The tree pictured is quite close to the bandstand in the centre of the Park. The photograph was taken shortly after it was planted several years ago. It looks not unlike its close relation the Rowan or Mountain Ash, except for the fact the berries are yellow rather than the familiar scarlet. It has however a rather more interesting history than most trees. Its origin is uncertain.
We know that a Joseph Rock sent a batch of seeds from China to Edinburgh early in the 20th century and that it contained either a rogue seed, or that a chance hybrid occurred. The seedling with unknown parents then found its way to the RHS gardens at Wisley in Surrey, where it can still be seen on Battleston Hill. All specimens of this variety originate as grafts from the original.You could be forgiven for assuming that Mr. Rock was yet another Scottish seed adventurer. In fact he was a brilliant Viennese professor who spoke a bewildering list of languages, including Greek, Latin, Arabic, Tibetan and several Chinese dialects. He worked and died in Hawaii, having discovered one and a half thousand birds and five hundred rhododendrons.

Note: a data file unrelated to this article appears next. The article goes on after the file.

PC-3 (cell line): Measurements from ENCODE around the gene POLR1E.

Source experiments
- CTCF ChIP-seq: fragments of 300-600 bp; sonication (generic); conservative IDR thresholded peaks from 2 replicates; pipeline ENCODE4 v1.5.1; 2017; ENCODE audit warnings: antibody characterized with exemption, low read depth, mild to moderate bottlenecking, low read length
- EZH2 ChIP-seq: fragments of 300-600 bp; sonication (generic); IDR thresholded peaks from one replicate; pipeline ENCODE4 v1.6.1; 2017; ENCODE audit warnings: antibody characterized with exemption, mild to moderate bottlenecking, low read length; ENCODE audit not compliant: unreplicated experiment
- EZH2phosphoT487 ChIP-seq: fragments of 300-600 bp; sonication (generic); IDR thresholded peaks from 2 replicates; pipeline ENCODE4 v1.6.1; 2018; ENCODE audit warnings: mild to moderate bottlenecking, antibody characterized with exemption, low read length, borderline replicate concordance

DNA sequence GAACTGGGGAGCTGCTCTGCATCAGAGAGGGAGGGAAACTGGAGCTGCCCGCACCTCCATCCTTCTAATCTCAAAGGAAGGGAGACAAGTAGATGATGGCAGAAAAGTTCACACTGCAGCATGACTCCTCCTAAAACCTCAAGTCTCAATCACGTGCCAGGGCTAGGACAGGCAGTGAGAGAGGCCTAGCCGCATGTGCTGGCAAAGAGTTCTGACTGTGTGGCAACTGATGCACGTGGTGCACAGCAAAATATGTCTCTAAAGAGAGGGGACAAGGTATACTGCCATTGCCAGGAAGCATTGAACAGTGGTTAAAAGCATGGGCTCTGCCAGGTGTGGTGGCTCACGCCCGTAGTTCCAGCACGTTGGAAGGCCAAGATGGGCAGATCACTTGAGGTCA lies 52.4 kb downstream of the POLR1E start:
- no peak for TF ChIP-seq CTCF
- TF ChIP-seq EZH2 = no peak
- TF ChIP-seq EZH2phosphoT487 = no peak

This beautiful tree is a suitable momento to him. Its leaves in the autumn go a kaleidoscope of colours before turning scarlet. The indian yellow berries seen in the photograph remain on the tree some time after the leaves fall, indicating they are particularly unpalatable to birds.